Judith Browning wrote:We are finally caught up enough to start thinking about painting our house....it has nice pine siding from when it was built in 1950 and also quite a bit of the original paint with another coat on top. All badly chipped and flaking but still some of both adhering solid to the wood. I've looked into milk paint and it sounds as though it won't work over the old paint. It sounds like some low VOC paints might work although I'd like to keep searching and paint it with something that won't add to the toxic ring around the house already there from lead paint likely falling off for years.
We are scraping by hand so far...have access to a pressure washer but some say that won't work that well to remove paint. We are assuming the original paint has lead and likely the second coat also, so we are treating it as so and will probably get a test kit soon.
I would prefer bare wood, but the paint that is stuck is really stuck...not going to come off without a fight.
Is there a non toxic sealer or oil that we could just use to preserve the bare wood and could go over the painted bits too, maybe stained so that it would blend in with the parts that still have paint? We want it too look nice and also not add any toxicity to the environment...so a solid paint is still preferred....
ideas? even crazy ones?
Any covered space is a premium especially for that hot tub I see in one picture. Also, it works as firewood storage and the light probably was welcomed instead of a covered porch as you stated that had been there. You can grow fish and some plants possibly in this space too. Beer/wine/cheese production? I would wait for awhile as others have suggested before making the decision to remove it because it could become one of your most favorite spots that is almost outdoors and relatively bug free and the atmosphere can be a moderating influence on your whole house. I have a full 2 storey garage on the back of my 1889 home and it helps considerably in the winter to protect us from the north winds that howl here in Minnesota.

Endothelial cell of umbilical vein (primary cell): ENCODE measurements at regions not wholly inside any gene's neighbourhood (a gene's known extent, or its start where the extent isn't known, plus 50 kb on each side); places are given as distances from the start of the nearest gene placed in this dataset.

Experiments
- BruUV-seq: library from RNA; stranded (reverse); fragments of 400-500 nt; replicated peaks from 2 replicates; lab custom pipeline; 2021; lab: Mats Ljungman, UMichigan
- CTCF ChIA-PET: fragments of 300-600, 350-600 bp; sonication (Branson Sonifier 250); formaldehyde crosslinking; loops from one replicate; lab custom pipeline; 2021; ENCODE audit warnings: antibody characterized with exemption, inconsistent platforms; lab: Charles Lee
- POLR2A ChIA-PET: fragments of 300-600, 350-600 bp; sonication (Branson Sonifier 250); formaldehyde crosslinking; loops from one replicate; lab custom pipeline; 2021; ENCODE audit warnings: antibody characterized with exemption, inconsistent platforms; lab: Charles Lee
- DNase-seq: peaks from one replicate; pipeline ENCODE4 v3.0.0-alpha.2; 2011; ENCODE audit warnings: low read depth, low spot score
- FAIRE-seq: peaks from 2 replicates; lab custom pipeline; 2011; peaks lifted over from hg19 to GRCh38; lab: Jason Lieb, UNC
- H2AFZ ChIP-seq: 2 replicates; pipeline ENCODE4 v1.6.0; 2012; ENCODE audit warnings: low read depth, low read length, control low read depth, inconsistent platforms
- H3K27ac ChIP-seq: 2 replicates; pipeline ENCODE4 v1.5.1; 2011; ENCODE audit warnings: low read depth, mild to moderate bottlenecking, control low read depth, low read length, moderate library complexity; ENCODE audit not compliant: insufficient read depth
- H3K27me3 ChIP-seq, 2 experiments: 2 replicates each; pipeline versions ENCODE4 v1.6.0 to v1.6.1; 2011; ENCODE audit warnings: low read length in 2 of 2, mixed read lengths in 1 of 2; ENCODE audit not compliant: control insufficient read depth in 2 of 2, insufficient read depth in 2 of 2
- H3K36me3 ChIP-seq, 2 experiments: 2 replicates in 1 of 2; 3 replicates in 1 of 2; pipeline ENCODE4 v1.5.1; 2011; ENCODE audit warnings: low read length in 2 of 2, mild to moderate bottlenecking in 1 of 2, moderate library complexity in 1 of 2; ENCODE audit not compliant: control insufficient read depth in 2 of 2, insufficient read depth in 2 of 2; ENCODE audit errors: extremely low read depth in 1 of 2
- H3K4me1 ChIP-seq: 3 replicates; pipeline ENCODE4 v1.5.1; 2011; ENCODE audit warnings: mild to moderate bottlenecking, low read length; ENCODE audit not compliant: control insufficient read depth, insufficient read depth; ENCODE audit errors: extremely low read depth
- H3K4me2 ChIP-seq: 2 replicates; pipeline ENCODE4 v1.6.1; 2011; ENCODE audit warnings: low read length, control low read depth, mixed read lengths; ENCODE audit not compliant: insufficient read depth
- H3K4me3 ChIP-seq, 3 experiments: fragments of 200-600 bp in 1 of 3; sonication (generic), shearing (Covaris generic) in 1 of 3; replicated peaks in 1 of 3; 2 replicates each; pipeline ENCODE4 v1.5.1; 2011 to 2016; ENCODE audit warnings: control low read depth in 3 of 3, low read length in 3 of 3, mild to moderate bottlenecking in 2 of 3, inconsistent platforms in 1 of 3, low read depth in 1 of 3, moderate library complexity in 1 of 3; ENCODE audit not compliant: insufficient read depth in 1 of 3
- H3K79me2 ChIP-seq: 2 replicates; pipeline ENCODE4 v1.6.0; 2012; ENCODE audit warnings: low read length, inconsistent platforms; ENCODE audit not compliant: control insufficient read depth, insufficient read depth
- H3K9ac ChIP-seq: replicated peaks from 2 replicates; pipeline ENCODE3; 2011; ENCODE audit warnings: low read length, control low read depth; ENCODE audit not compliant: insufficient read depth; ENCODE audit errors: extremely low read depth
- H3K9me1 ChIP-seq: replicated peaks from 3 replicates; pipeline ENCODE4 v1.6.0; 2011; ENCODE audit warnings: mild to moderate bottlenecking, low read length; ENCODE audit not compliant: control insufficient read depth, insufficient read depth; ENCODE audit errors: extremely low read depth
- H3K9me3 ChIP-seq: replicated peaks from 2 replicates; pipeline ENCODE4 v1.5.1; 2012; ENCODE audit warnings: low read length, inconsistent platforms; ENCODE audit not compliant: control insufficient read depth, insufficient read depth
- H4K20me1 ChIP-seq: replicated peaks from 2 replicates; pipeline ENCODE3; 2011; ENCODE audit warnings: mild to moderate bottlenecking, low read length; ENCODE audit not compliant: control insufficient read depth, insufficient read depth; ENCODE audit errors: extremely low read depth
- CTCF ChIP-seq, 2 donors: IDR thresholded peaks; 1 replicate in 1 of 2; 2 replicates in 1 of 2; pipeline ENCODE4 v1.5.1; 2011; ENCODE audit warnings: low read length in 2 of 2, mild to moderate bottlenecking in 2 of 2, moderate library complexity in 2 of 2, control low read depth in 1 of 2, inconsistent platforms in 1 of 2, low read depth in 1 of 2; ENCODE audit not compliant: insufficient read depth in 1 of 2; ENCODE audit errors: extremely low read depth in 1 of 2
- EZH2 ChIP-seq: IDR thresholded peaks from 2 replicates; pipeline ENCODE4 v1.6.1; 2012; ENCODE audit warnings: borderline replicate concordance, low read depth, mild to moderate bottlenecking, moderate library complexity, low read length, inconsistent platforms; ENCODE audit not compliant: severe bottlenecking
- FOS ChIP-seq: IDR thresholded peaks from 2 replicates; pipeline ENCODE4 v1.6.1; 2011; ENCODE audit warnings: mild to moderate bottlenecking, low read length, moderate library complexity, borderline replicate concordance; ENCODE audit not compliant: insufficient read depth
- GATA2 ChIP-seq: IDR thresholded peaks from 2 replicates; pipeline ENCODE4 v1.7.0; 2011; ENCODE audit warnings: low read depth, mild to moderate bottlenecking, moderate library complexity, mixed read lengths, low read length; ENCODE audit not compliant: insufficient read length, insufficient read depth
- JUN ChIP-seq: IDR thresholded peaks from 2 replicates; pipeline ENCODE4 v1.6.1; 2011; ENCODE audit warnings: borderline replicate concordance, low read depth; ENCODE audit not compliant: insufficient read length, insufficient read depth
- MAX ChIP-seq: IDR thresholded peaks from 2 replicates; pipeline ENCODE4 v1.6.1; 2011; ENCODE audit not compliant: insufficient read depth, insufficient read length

T Holden wrote:We just bought a property and the house has this amazing solarium. Only, it's completely shaded 100% of the time and it cannot be moved to any other side. Before we tear it down (and donate it to a friend who has a great little farm), dream up some ideas for me. If it were yours, how would you use it?
Cindy Mathieu wrote:
This is the grand slam plan where money is not an object.
If this is the case, I would recommend a new, purpose-built structure. Maybe, you could still keep the fish tanks in the barn, but put the grow beds out (in another structure) on the south side rather than upstairs.
By putting your growbeds upstairs, you are necessarily making the situation less sustainable because the pumps will have to work hard to get the water up there...you will have to have bigger pumps requiring more electricity.
Look into F-clean products for the walls of your greenhouse.
Murray Hallam has created a plan for an aquaponics system which has enough growbeds for a family of 4. It is called Indy23.